Violinist Stasz Klinge-Loy, whose dazzling duet with his sister won the 2011 Morristown’s Got Talent contest, was killed by a train in Morris Plains on Monday in an apparent suicide.
NJ Transit identified the “male trespasser” as Stanislav Klinge-Loy, 21, of Morristown. He was struck by a westbound commuter train at 11:12 a.m.
Sources familiar with the investigation said the incident occurred on an elevated stretch of track that required climbing to access. Stasz did not budge when the train engineer tried to warn him by sounding the horn, according to NJ Transit.
Organizers of the talent show were stunned.
“This kid had everything in his life going for him,” said Fran Rossoff, one of the event’s founders.
“I feel absolutely horrible. He was amazingly talented,” said Debbie Sontupe, chairwoman of the Morris Educational Foundation, which hosts the annual benefit show. Auditions for February’s competition were held on Saturday.
The Morris Educational Foundation issued this statement:
“We are saddened to hear about this tragic loss. Stasz was an extremely talented musician and wonderful person. We were honored to have him as part of the Morris Educational Foundation’s family and as a winner of our Fourth Annual Morristown’s Got Talent show. He inspired many of our other performers and all of us with his beautiful performance and warm spirit. Our thoughts and prayers go to his family at this very difficult time.”
Stasz and his sister Junia, a pianist, shared the $1,000 first prize for their performance of Vittorio Monti’s Czardas before more than 1,200 people at the Mayo Performing Arts Center on Feb. 23, 2011. Stasz’s fiery playing elicited cheers from the audience during quiet moments in the piece.
Asked how he intended to spend his half of the award, Stasz grinned and said: “I’m going to travel the world on $1 a day.”
“I remember his poise and humble confidence at the Morristown’s Got Talent competition,” said singer Blaire Reinhard, one of the judges that night. “His musical talent went far beyond his impressive technical proficiency. He captivated the audience with his amazing depth of emotion. We were all floored by the inspiring performance he and his sister shared with us that evening.”
Mentors of the Juilliard-trained violinist described a friendly, outgoing young man with great musical promise, who had put his studies on hold shortly before he won Morristown’s Got Talent.
“He was doing very well. He was a talented boy,” said Aaron Rosand, a renowned violinist who taught Stasz at the Mannes School of Music in New York.
About a year and a half ago, Stasz took a leave of absence from his studies.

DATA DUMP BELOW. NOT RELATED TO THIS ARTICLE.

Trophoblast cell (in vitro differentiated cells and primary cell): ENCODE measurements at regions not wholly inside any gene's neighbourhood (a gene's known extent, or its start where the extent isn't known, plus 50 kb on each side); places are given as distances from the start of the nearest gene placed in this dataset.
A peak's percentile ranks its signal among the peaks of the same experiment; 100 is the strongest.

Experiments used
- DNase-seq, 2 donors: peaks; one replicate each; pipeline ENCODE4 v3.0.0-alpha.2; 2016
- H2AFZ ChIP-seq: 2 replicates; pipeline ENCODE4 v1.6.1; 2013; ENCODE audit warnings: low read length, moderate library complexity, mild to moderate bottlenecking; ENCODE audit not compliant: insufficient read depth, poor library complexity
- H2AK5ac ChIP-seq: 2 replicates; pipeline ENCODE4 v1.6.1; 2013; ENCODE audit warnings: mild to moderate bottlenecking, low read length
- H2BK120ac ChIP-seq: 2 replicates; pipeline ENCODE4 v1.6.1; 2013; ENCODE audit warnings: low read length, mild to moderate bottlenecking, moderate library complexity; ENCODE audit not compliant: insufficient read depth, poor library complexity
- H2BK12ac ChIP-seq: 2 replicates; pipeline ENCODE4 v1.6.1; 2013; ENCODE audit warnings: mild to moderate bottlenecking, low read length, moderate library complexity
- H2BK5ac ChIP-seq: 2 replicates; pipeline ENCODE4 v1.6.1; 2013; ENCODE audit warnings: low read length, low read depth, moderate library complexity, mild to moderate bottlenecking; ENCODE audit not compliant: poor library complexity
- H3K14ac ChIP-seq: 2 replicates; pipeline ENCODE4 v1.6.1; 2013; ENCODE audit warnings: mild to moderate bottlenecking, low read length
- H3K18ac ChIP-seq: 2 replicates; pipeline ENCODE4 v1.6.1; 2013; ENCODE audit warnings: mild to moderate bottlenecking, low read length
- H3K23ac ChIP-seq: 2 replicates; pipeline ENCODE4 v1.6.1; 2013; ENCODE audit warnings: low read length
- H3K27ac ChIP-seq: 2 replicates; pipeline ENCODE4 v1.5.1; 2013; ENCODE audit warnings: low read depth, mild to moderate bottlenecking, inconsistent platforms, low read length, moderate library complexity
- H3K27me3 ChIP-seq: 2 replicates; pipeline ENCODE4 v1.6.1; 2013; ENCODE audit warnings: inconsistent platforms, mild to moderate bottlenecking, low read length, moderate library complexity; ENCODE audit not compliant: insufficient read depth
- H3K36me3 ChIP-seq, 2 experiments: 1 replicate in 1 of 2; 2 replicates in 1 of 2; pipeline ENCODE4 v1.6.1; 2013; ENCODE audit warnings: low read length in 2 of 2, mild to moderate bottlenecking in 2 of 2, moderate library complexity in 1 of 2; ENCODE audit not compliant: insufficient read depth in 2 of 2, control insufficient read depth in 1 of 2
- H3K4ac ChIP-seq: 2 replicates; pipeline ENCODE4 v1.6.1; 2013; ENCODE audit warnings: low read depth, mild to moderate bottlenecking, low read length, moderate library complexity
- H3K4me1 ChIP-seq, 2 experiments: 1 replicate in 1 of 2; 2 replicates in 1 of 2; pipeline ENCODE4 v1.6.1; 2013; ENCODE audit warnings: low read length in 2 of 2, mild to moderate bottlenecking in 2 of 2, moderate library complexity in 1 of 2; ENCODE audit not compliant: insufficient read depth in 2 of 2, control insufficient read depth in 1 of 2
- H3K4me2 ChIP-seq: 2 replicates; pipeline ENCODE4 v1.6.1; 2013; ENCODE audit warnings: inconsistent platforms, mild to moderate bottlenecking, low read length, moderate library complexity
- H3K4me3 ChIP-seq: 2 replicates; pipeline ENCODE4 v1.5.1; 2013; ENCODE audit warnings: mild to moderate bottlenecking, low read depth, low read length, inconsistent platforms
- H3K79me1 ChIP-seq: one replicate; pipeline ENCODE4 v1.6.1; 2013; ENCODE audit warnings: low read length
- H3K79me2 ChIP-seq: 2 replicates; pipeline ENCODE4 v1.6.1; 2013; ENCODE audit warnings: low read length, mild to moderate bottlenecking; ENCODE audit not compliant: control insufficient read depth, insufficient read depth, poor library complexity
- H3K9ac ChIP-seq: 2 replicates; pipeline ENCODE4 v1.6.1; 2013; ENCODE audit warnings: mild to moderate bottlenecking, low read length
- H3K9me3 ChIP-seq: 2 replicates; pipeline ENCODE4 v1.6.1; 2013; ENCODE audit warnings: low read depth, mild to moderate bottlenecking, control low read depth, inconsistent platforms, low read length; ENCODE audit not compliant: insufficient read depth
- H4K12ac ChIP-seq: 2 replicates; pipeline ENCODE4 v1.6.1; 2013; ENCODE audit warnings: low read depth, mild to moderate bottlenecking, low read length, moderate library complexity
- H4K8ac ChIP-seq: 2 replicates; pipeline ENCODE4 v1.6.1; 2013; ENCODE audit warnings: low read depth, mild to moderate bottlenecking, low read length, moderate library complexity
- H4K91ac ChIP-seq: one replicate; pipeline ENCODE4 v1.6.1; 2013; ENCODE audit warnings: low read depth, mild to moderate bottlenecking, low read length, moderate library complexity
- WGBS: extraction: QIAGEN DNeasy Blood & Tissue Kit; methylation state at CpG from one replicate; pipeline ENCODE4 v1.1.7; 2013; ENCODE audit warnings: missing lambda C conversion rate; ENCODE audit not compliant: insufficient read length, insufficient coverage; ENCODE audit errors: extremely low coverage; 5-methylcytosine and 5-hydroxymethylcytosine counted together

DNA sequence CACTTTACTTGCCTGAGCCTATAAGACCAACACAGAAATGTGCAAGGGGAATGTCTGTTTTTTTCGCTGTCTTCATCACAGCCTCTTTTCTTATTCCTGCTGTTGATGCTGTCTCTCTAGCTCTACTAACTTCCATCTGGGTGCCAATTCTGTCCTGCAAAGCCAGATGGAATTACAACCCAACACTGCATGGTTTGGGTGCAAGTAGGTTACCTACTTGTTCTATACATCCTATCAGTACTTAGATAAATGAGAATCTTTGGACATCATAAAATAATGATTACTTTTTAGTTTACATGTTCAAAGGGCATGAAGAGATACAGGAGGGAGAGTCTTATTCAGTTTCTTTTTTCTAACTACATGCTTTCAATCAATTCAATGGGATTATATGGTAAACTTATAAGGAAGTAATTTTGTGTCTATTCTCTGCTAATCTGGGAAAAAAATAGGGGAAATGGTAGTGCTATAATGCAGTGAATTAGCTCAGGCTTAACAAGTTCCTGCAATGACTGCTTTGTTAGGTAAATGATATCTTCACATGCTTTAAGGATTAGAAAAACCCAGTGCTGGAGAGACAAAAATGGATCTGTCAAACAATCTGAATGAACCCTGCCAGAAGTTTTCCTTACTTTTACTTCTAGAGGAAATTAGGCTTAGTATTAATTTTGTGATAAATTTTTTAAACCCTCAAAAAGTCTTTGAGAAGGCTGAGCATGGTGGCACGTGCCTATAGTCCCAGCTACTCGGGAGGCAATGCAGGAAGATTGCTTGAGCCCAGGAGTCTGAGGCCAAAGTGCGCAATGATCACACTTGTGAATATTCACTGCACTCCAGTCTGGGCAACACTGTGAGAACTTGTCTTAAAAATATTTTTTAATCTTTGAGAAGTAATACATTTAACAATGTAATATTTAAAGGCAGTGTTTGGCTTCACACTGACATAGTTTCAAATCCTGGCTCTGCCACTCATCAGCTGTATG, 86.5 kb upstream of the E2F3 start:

“He did very well in his last concerts. It was a big surprise that he would take a year off to devote himself to family and church,” said his instructor, who remembered Stasz as a jovial, happy young man. The only exception came when Stasz missed a lesson, to help a friend through a personal crisis, recalled Aaron’s assistant, violinist Christina Khimm.
“He was very, very disturbed” about his friend’s plight, Christina said of Stasz.
Stasz also taught young students at the now-defunct Eastern Conservatory of Music, leaving the Bedminster school in 2010.
“He was a very talented person…He had great promise as a performer, and he also had great promise as a teacher,” said Casey Bork, who was director of the conservatory. Blessed with a “terrific personality,” Stasz displayed great concern for his pupils, who started as young as 6 years old, Casey said. The teacher left because too many other musical opportunities were vying for his time, according to Casey.
Stasz’s family is from Puerto Rico, and he was born in Madrid. They came to Morristown when he was around four years old. His baby sister was born a year later. Both were home-schooled.
According to a biography on the internet, Stasz graduated with honors from the Juilliard School Pre-College Division, and landed a scholarship to the Mannes School of Music.
He gave a solo performance of the Tchaikovsky Violin Concerto with the Caracas Symphony Orchestra in Venezuela, and played in summer programs and festivals at Ithaca College; the Young Conductors Program with the National Symphony Orchestra in Santiago, Chile; the Summit Festival in Purchase, New York; and the InterHarmony International Music Festivals in Germany and San Francisco.
“What he already accomplished was quite remarkable for his age,” Casey Bork said.
Stasz and Junia appeared to enjoy a playful sibling-give-and-take.
When Junia suggested calling their act “The Dynamic Duo,” Stasz set the record straight. “More like “The Un-dynamic Duo,” he said with a laugh. His biggest fear about the talent show: “I don’t know what they’re going to feed us!”
After their triumph, Stasz tweaked his kid sister for her “short temper.”
When asked to reveal a hidden side of Stasz, Junia smiled sweetly.
“He is the best brother in the world,” she said.